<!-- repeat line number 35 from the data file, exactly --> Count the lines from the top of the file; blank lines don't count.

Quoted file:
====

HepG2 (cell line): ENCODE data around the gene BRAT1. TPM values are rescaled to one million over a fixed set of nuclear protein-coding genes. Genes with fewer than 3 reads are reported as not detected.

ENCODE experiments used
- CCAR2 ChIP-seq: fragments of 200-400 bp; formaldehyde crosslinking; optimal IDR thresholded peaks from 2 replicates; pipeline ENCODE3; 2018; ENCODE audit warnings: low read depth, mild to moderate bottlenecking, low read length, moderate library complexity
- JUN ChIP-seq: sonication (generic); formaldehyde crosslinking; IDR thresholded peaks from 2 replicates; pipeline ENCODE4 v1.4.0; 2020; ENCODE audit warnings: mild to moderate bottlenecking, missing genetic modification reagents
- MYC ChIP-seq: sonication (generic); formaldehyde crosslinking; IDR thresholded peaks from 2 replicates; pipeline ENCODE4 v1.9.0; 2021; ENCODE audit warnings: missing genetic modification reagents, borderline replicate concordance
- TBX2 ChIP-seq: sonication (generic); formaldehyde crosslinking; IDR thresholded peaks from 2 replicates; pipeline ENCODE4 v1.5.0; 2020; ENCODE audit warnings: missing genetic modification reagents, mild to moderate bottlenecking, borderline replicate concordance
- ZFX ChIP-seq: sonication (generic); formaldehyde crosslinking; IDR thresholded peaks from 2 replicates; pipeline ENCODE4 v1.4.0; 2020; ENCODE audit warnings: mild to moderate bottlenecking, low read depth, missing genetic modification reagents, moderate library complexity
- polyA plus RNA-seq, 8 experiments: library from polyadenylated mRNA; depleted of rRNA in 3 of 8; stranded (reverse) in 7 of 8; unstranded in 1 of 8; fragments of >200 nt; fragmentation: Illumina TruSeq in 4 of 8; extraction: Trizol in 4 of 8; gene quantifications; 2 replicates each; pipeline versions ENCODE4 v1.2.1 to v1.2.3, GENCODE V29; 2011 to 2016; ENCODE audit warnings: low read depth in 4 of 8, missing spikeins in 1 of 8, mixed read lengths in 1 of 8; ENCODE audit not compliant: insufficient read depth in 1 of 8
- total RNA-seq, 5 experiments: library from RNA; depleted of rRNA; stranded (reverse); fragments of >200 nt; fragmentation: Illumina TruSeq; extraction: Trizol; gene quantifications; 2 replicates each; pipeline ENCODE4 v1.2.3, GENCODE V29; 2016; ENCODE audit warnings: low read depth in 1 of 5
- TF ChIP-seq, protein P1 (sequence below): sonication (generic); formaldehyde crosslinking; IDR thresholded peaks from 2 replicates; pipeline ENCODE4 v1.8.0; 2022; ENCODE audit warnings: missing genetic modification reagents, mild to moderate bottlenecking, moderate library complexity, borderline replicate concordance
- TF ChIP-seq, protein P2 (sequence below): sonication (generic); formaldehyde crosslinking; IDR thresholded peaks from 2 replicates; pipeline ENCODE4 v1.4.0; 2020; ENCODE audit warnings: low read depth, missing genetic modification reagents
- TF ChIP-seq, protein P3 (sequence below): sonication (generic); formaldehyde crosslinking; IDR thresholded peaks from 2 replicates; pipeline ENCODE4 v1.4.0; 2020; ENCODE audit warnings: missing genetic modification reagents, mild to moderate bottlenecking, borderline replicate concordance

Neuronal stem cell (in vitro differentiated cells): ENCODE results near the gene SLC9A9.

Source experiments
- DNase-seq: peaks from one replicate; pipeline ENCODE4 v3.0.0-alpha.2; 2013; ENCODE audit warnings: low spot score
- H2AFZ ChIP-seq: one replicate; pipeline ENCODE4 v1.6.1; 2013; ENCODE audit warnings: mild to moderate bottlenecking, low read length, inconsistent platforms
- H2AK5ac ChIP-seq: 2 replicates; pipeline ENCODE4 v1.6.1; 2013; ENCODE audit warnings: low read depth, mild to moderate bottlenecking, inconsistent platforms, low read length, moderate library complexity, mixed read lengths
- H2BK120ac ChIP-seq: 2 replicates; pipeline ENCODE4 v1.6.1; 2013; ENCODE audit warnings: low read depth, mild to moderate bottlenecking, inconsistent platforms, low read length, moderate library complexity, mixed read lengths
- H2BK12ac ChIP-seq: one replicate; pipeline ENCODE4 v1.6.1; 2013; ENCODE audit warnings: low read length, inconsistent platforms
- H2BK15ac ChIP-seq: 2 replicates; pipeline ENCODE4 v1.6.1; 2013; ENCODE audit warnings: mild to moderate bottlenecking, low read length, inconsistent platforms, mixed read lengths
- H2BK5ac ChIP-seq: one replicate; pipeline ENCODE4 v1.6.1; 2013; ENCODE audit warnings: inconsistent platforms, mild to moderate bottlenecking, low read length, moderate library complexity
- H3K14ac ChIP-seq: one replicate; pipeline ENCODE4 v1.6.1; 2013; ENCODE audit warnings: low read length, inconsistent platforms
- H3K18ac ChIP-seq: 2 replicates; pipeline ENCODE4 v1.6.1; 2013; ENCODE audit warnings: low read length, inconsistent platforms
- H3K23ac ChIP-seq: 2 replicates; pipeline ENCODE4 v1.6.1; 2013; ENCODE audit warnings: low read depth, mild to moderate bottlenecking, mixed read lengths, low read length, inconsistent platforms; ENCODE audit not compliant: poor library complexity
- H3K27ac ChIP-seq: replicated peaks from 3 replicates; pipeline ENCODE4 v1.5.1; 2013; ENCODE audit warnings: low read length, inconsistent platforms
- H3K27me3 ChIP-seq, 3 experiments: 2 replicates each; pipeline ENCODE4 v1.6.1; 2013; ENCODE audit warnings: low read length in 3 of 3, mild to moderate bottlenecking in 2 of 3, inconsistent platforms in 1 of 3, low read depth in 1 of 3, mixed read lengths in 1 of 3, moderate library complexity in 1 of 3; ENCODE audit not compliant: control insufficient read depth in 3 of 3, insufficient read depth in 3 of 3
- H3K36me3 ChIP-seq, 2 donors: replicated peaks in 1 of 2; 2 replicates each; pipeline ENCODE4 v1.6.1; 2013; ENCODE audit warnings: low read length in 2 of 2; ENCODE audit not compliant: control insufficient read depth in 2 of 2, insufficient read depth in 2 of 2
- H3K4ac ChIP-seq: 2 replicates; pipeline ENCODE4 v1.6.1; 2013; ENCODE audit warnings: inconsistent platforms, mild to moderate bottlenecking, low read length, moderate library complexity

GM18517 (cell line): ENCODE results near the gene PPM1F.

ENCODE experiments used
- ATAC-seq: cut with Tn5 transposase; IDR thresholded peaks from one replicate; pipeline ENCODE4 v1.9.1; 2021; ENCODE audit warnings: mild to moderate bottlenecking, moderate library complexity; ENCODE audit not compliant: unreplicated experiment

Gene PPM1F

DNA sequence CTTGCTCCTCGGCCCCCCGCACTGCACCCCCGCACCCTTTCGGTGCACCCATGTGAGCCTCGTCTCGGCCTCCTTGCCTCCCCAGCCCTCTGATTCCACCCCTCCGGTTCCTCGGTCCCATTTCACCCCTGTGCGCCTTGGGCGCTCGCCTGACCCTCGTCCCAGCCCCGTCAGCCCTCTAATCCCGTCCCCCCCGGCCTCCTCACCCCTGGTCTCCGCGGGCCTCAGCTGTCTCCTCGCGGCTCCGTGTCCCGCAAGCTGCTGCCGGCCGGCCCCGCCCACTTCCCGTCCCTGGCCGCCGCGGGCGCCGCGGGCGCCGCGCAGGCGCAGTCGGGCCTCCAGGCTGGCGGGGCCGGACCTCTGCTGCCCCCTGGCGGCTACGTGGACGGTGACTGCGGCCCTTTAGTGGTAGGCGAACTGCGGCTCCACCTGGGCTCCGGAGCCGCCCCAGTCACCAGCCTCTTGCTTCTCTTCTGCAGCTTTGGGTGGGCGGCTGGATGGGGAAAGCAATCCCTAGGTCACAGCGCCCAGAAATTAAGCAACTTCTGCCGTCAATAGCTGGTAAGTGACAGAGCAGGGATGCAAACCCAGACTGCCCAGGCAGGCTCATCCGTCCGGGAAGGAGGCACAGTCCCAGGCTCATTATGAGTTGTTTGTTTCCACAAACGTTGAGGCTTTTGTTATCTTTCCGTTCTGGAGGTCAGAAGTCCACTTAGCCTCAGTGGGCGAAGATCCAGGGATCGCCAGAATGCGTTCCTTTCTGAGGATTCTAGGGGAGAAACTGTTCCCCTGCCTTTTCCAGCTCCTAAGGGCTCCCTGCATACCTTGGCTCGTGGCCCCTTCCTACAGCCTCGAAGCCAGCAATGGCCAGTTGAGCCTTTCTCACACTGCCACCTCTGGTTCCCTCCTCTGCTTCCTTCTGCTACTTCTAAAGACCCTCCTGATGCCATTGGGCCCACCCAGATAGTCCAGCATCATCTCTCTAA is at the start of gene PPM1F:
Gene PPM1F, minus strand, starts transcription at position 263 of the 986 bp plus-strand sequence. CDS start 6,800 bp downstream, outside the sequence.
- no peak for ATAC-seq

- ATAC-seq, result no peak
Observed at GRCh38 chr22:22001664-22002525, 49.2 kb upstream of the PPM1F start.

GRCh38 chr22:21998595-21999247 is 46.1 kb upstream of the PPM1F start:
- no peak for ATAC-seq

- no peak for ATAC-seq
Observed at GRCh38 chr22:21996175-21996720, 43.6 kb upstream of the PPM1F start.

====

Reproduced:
- no peak for ATAC-seq